Nosferatu The Vampyre (Nosferatu: Phantom der Nacht)
Germany (1979) Dir. Werner Herzog
Remakes have recently become the bane of film fans, not just due to the alarming rate at which they appear but the choice of classic or fondly remembered favourites being “rebooted” into inferior versions. To remake a revered classic is often considered borderline blasphemy so one has to wonder if Werner Herzog had balls of steel to remake F.W Murnau’s seminal horror Nosferatu.
In all fairness to Herzog he does rate Murnau’s film as the greatest ever to come out of Germany, so this homage of his is based on respect and affection – although one could argue that if Herzog loved it so much he would have left it alone! There are also some advantages Herzog had that Murnau couldn’t – the most important one being access to the rights to make the film with all the original names and aspects of Bram Stoker’s novel intact, which Murnau was forced to change for copyright reasons.
The story hasn’t changed although some key elements have. Estate agent Jonathan Harker (Bruno Ganz) is sent to Transylvania to finalise a deal with one Count Dracula (Klaus Kinski) to move to a property in Wismar. Harker makes the treacherous journey where the mysterious count put him under his spell by biting him and feeding off his blood. Upon arriving in Wismar, Dracula takes a shine to Harker’s wife Lucy (Isabelle Adjani), the only person truly aware of the danger Dracula brings to the town.
Straight away those of you who have not seen this version will question Lucy being Harker’s wife; Herzog swapped the roles of Lucy and Mina, who was Harker’s fiancé in the novel while Lucy was just a friend. Here Mina is Harker’s sister and is practically insignificant to the overall story. Also put in a different role is Renfield (played by French artist Roland Topor), who Herzog doubled up as Harker’s boss before going mad after biting a cow. Again his role is greatly diminished from how we know it, which isn’t a bad thing as Topor’s portrayal is insufferably annoying!
Surprisingly underplayed is the presence of Dr. Van Helsing (Walter Ladengast) whose role as hero is supplanted by that of Lucy, who under Herzog’s watch is not the helpless victim but the one who stands up to Dracula and uses her whiles to seal his fate. This is arguably the boldest of the changes insofar as deviating from Stoker’s work and the other adaptations of the story, and will likely endear the modern female viewer to this hitherto unheard act of female heroism.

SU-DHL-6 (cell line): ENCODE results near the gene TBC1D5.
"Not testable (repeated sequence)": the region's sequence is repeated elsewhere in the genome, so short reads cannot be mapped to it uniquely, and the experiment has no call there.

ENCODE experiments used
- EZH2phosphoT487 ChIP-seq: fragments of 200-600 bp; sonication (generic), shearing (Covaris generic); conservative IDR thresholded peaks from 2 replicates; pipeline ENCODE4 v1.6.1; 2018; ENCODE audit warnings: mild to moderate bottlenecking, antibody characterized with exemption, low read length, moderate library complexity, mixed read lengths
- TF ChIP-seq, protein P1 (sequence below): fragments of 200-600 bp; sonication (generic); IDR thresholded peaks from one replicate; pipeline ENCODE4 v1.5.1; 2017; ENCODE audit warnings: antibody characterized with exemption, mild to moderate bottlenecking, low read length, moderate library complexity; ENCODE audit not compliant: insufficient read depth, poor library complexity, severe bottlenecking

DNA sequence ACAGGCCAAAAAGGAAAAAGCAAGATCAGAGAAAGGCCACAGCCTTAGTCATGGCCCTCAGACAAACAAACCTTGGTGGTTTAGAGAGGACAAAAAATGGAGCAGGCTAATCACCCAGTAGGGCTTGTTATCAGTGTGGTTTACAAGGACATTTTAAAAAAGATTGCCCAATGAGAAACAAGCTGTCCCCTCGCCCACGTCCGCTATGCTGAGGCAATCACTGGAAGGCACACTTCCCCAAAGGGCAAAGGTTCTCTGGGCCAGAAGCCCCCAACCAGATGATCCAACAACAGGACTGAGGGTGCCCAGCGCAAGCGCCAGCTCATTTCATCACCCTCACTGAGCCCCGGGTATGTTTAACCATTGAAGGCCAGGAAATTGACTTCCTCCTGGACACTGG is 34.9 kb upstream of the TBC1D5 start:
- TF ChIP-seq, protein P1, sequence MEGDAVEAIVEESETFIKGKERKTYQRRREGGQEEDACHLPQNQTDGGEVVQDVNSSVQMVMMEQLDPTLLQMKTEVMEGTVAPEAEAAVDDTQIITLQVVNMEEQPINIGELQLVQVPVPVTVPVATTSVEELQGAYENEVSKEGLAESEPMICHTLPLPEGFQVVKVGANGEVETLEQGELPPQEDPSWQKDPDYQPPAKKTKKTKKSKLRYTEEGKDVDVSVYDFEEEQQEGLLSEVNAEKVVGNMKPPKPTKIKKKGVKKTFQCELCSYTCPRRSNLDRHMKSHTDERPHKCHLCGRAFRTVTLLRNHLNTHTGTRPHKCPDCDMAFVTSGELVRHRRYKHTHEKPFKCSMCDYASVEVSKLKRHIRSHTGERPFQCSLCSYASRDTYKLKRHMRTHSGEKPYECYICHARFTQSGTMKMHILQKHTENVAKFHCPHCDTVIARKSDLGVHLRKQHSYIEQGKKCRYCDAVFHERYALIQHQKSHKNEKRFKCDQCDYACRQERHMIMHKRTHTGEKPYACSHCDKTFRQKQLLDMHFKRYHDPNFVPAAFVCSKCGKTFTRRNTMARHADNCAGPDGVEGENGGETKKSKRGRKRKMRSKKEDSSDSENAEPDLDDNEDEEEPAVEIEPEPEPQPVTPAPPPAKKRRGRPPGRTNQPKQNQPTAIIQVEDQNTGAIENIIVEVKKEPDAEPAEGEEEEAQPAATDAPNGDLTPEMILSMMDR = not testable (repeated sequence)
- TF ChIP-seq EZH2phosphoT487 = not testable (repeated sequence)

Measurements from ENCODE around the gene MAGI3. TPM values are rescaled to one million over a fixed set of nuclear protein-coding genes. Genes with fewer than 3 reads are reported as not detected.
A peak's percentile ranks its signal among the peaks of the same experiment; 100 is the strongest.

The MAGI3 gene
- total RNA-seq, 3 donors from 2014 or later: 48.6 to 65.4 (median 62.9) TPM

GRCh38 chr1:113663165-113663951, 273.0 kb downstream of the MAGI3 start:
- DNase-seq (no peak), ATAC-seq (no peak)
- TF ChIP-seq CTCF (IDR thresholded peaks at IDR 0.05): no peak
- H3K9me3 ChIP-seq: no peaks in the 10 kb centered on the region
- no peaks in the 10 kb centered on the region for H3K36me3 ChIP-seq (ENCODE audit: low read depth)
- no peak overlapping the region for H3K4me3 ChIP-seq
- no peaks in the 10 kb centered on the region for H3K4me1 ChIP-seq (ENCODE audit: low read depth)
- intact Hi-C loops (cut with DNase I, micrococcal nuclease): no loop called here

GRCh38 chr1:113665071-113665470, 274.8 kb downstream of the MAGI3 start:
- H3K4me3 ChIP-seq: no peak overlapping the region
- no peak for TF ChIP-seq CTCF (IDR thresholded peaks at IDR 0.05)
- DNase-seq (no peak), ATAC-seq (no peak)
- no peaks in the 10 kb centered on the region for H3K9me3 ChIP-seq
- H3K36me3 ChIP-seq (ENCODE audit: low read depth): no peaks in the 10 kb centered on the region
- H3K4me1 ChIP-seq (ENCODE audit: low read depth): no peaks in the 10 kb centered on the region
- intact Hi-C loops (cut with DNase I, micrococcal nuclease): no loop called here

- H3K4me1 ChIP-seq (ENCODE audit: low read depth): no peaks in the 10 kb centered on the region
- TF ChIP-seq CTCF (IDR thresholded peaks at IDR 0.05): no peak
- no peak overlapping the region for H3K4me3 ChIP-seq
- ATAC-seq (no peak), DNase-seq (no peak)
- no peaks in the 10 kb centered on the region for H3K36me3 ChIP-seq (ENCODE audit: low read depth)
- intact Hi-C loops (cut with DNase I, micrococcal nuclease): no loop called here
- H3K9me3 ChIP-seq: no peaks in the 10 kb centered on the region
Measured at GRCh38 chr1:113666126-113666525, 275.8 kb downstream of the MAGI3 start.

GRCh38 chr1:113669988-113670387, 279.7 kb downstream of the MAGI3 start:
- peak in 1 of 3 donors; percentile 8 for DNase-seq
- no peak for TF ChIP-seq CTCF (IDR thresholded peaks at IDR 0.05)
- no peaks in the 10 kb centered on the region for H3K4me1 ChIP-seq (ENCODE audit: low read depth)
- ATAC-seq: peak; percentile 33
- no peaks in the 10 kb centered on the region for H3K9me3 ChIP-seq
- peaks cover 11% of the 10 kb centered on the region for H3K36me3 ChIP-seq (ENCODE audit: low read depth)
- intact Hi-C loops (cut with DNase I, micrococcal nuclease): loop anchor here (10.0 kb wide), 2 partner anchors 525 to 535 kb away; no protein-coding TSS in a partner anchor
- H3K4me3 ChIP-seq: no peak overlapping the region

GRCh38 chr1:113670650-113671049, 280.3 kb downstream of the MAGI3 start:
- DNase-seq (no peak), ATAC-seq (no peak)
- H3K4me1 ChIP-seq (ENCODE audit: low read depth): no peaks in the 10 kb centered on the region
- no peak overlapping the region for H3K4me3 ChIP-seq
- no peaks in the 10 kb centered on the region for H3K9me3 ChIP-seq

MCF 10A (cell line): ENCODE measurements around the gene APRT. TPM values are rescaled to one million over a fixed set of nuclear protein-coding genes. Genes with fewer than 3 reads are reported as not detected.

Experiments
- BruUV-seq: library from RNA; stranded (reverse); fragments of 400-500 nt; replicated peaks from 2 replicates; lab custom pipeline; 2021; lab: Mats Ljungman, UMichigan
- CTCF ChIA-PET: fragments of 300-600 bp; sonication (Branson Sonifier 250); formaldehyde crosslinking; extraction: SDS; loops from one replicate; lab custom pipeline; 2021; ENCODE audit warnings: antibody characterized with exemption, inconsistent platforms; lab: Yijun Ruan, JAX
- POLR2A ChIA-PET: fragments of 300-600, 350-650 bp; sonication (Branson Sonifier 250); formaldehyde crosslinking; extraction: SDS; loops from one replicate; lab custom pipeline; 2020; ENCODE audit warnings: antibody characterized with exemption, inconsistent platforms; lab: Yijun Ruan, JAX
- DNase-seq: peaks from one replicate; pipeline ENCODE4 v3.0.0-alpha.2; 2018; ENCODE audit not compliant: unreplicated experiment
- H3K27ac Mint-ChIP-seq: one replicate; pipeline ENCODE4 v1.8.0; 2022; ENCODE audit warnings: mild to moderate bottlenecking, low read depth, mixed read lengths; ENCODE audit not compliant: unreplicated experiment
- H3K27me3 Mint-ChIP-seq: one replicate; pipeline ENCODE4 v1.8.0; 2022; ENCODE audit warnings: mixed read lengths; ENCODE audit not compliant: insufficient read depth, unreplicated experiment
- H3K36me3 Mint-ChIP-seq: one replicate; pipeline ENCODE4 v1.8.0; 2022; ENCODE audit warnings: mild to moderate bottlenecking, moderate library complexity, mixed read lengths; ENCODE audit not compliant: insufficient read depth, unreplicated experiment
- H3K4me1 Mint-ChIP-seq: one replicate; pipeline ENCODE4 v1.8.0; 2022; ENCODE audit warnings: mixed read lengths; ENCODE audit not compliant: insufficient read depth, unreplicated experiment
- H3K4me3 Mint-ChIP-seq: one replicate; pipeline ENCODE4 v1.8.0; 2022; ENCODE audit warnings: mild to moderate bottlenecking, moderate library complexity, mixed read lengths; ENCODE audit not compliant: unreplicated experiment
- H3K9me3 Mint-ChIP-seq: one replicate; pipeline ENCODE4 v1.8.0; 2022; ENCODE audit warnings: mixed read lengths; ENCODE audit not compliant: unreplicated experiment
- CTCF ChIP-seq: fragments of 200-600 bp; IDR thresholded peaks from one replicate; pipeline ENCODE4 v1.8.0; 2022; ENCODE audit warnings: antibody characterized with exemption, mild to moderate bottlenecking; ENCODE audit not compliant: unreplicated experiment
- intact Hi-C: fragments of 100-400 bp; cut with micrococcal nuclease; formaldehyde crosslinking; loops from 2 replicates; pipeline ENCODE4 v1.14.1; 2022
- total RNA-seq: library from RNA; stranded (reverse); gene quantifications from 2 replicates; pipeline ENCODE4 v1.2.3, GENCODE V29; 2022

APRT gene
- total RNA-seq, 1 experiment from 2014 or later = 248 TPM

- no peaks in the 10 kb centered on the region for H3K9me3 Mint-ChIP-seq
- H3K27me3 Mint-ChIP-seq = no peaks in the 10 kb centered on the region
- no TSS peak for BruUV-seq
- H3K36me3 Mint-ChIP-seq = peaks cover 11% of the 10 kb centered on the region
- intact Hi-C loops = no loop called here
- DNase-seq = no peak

Aside from a few scenes and shots which were direct lifts from Murnau’s film, this is very much Herzog’s own presentation, his fingerprints very clearly over every frame. If it not the occasional surrealist diversion – a family having tea off a coffin in a rat infested town square with dead bodies strewn about the place – then it is the use of unorthodox camera angles and the placement of seemingly random but visually congruent shots. One particularly creepy scene shows a large bat climbing up the curtains on Lucy’s window – yes a REAL one!
One of the more controversial aspects of the filming was the involvement of 11,000 (!) rats which Herzog wanted to explain the mysterious plague (which was really a cover up for Dracula’s bloodlust). After being refused permission to let the rats lose in Delft in the Netherlands, Herzog had to relocate to Schiedam for these scenes, while the treatment of the rats, which had been brought in from Hungary, also drew negative attention for Herzog.
At a time when the splatter movie was in its infancy thanks to the likes of Halloween, Nosferatu sticks with the tradition of psychological scares over gory visuals. There is no blood to be seen in this film or anything of a truly violent or graphic nature. If anything the most upsetting images are the mummified bodies of the victims of the 1833 cholera epidemic of Guanajuato, Mexico at the start of the film.
Despite the benefit of sound Herzog’s film relies heavily on atmospherics, keeping dialogue to mostly essential instances – presumably due to it being shot twice, in both German and English. Employing classical music and tracks from experimental German electronic pop group Popol Vuh, the mood is permanently eerie and unsettling with a touch of melancholy and sombre awareness behind the dirge like compositions. And when there is no music the natural silence is only broken the sounds of regular movement and everyday ambience.
Even with the famously volatile relationship he had with Herzog it would seem almost inevitable that Klaus Kinski would be cast in the central role and perhaps because of his personal eccentricities, this was almost a tailor made role. Much like the legendary Max Shreck – upon whose make-up and look Dracula’s appearance is based here – Kinski’s grim facial features are ideal for such an unpleasant character which the make-up only accentuates.
Surprisingly Kinski’s portrayal is quite melancholic than Shreck’s, who was downright unsettling, making his threat less obvious, while the advent of relaxed censorship rules, the interaction between Dracula and Lucy is notably more sexual but never explcit. As Lucy, the seemingly ageless Isabelle Adjani is at first rather bland yet prone to histrionic overacting only to morph in the second half into a spirited heroine, but looks radiant doing so. As Harker, Bruno Ganz cuts a dashing if subdued figure, a far cry from his tour de force essaying of Hitler 25 years later!
For Herzog making Nosferatu may have been a tribute and homage to Murnau’s film and it works because it is not a direct remake nor does is suffer from its deviations. It is suitably chilling film in its own right but one just can’t help shake the feeling that we already have the original so was this version really necessary? Even if I remain undecided Herzog admittedly exceeded my expectations here.